The first test case relating to 19 dairy farmers accused of using the services of an unlicensed labour provider will go to full trial this autumn.


District judge Simon Cooper confirmed the trial would start on 24 October.

It is expected to last up to five days, he told a court hearing in Swindon on Monday (11 July).

Oxfordshire farmer Brian Barnett was selected as the test case because his name was first on the alphabetical list of defendants.

The 19 defendants are charged with using the services of Wiltshire-based Marden Management, an unlicensed labour provider.

They include some of the biggest names in dairy farming, including NFU vice-president Gwyn Jones and Wills Bros of Cornwall.

All defendants have pleaded not guilty, with the exception of the University of Reading, which has not entered a plea.

The case is being brought by DEFRA following a lengthy investigation by the Gangmasters Licensing Authority (GLA).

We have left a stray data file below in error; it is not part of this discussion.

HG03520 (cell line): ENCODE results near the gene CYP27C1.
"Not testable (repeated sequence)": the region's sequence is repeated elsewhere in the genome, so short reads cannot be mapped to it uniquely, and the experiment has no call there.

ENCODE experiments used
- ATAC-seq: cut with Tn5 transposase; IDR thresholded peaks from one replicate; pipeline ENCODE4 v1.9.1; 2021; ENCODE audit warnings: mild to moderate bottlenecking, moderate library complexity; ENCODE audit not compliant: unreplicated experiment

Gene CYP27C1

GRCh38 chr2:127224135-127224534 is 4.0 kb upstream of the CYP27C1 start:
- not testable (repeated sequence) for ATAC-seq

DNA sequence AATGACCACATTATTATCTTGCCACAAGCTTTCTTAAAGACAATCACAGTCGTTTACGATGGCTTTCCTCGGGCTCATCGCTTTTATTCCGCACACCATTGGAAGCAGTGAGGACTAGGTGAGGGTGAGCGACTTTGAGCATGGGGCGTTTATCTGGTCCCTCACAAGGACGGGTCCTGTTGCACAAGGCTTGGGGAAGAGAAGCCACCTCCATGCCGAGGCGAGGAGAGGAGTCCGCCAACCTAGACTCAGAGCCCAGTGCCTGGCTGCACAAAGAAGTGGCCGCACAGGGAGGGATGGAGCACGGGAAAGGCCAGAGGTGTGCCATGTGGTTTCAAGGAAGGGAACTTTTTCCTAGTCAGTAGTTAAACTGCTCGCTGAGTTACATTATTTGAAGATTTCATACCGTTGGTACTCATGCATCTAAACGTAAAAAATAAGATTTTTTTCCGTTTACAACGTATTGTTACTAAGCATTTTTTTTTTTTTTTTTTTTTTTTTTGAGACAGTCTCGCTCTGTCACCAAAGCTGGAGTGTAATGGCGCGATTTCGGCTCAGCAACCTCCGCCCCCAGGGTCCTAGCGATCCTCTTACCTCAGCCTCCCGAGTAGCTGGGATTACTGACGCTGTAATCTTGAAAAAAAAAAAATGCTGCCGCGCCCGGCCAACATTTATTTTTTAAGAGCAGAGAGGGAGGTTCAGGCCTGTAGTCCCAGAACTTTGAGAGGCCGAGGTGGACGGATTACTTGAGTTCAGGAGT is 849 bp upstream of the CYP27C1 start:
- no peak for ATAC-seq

Judge Cooper said hearing a single test case in full may serve to clarify legal issues for the other 18 defendants.

In the meantime, he ordered DEFRA to hand over all the necessary documents to the defendants’ legal representatives by 1 August.

This includes all correspondence between DEFRA, the GLA and Marden Management.

Marden Management supplied British and overseas agricultural workers to UK dairy farms – including about 60 Filipino migrant workers.

But the firm was unlicensed and it is a criminal offence to employ farm workers supplied by an unlicensed labour provider.

GLA officials passed their findings to the prosecutor within DEFRA last year.

At the time, Marden Management director Chris Blakeney said his company had made an honest mistake. He believed Marden did not need a licence because it supplied qualified and experienced dairy workers, rather than unskilled labourers.

It is unclear at this stage whether Marden Management has been charged.